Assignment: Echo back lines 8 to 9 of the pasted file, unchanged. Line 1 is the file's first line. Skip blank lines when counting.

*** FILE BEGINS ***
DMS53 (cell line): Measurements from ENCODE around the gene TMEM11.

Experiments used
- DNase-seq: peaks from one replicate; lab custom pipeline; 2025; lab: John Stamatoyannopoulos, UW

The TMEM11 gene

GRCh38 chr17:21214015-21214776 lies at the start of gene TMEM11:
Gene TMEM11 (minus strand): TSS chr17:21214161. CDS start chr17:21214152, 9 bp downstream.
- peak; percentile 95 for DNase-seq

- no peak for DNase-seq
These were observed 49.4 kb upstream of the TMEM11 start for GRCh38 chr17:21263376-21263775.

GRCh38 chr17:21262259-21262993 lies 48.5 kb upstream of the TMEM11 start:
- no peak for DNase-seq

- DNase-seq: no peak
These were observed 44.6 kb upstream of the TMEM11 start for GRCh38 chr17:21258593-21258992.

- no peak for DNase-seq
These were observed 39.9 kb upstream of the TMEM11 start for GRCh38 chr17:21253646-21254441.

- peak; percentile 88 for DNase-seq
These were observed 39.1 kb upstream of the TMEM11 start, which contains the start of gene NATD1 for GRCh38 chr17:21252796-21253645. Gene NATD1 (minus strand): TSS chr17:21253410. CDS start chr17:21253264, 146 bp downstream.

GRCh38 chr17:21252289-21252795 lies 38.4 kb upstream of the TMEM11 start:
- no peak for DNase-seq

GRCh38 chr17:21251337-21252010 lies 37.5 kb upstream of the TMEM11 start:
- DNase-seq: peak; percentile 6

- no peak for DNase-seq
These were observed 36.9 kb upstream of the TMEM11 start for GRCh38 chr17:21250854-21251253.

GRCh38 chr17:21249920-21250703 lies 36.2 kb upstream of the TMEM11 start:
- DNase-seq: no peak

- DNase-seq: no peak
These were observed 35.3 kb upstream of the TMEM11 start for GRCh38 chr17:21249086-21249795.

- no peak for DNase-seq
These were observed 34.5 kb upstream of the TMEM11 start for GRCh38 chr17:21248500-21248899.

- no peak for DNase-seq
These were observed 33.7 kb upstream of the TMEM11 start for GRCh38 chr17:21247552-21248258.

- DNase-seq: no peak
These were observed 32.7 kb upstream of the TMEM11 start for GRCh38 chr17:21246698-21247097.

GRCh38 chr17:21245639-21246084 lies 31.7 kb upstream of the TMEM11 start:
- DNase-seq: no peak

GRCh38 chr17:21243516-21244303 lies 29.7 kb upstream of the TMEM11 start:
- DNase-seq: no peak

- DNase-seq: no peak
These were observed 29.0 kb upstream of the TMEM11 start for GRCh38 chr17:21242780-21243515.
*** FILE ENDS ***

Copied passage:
- no peak for DNase-seq
These were observed 49.4 kb upstream of the TMEM11 start for GRCh38 chr17:21263376-21263775.